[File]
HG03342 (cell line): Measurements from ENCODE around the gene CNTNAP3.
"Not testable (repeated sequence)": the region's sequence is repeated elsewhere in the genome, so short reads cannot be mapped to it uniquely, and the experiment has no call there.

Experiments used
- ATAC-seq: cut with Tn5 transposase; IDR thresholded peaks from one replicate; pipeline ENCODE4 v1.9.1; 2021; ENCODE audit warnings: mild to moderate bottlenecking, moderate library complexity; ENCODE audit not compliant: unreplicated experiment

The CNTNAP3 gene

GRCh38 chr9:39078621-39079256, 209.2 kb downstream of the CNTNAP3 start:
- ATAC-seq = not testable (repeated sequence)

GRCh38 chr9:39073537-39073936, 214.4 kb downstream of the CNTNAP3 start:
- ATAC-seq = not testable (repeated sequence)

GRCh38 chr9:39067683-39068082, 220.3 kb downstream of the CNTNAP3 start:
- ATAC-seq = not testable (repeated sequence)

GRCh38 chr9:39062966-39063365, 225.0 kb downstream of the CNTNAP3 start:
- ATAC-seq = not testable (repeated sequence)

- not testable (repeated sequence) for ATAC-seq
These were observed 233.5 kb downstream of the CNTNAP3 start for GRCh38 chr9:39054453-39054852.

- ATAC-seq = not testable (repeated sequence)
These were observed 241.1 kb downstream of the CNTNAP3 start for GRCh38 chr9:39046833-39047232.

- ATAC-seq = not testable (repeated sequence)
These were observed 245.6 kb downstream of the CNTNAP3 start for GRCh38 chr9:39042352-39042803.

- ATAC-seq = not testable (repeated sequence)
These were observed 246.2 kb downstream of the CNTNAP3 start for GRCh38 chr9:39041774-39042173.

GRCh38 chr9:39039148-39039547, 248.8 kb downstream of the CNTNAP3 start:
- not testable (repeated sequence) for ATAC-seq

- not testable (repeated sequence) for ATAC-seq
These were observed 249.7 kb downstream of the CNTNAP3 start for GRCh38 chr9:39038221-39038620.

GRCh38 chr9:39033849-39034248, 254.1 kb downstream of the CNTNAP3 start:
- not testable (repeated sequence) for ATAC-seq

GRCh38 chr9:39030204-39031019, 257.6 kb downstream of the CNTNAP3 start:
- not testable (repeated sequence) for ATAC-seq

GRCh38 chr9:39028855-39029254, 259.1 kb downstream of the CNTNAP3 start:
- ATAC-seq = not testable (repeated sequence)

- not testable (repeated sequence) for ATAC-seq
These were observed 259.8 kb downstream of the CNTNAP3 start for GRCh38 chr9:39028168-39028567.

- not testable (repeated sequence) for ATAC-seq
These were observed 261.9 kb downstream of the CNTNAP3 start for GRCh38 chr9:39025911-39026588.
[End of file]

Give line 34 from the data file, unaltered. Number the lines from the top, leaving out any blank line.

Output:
- not testable (repeated sequence) for ATAC-seq